But once Ms. Kingston introduces us to Robert – happy, eager, thrilled to be with Eluned again – small sparks of light start to glimmer through the story, despite Eluned’s anger and remoteness. This is a long, fraught middle stretch, with Eluned and Robert at a court filled with intrigues and gamesmanship, married – yet strangers to one another – and overwhelmed by memories of their doomed, youthful love affair. These romantic and sensual flashbacks, juxtaposed against Robert’s naïve and frustrated hopefulness and Eluned’s profound unhappiness, are bittersweet. Robert clings to the memory of the passionate Eluned he never stopped loving; Eluned struggles to resist her desire and her memories, and remain committed to her plans for vengeance. Oh reader! This love story will break your heart.
Ms. Kingston wisely doesn’t rush the middle section, instead using these chapters to gently fan the embers of love between Robert and Eluned, and detail the intrigue and scheming behind Eluned’s murderous plans for revenge. Her plans are complicated by her long suppressed love for Robert, his relationships at court, and the repercussions of her actions on his future. I admit I found keeping up with the large cast of characters and all the scheming/plotting a bit difficult at times, and I struggled along with both principals to recognize friend or foe – but Ms. Kingston rewards the effort. Just when all the intricate plotting seems to coalesce, and I was convinced all hope for Eluned and Robert was also lost, an unlikely savior makes a surprise appearance and the story abruptly moves out of the dark and into the light.
I fell hard for Robert (Robin to his closest friends, and deep in Eluned’s heart). He’s a wonderfully nuanced hero whose enduring love for Eluned (and his friends) is a pleasure to read. Gentle, affectionate and oh, so vulnerable to her and her affections (or lack thereof), I just wanted to spend more time with him. I hated Eluned in The King’s Man, and really, though Fair, Bright, and Terrible redeems her character by the time she and Robert get their HEA, it’s Robert who makes this romance a DIK. His love for Eluned finally warms her cold, bitter heart and reveals the fiercely passionate and beautiful woman he once loved. I was so glad when she finally let down her guard. Though there isn’t a whole lot of steam (to my regret), there is great chemistry between the principals, and fans of slow burn romances will delight in this pair.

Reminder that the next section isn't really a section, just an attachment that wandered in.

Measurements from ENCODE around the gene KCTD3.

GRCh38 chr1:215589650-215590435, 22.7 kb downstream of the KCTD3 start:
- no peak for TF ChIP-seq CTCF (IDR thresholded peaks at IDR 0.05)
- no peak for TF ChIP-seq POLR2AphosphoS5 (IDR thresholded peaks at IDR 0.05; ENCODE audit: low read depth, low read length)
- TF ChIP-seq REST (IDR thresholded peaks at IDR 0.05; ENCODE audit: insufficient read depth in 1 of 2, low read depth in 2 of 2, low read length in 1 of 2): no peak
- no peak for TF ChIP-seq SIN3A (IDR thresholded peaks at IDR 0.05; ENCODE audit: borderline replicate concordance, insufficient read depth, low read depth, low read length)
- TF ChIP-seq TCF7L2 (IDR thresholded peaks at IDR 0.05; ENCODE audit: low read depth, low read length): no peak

I worried over how Ms. Kingston planned to fill out the last few chapters, and once Robert and Eluned reunite romantically, I was concerned things were going to end too perfectly and completely out of keeping with the overall tone. But the author saves her best writing for last. A pervasive sense of danger lurks throughout the novel, and when she masterfully unveils one last twist, I couldn’t turn the pages fast enough. The conclusion is a tightly plotted, intense and a delicious pay off for all the machinations at Edward’s court. A sweet and satisfying epilogue wherein Eluned is reunited with Gwenllian provides a delicious contrast to the preceding chapters and one last swoony gesture by Robert ends the book on a high note.
Medieval Wales and Edward’s scheming court provide a sinister and treacherous backdrop to the love story Fair, Bright, and Terrible purports itself to be. Part history lesson, part romance and wholly engrossing, this book is fair, bright and wonderful. I loved it, hated it and in the end, I can’t recommend it highly enough. Readers new to Ms. Kingston – clear your book queues and get ready to immerse yourself in her medieval world. You won’t regret it.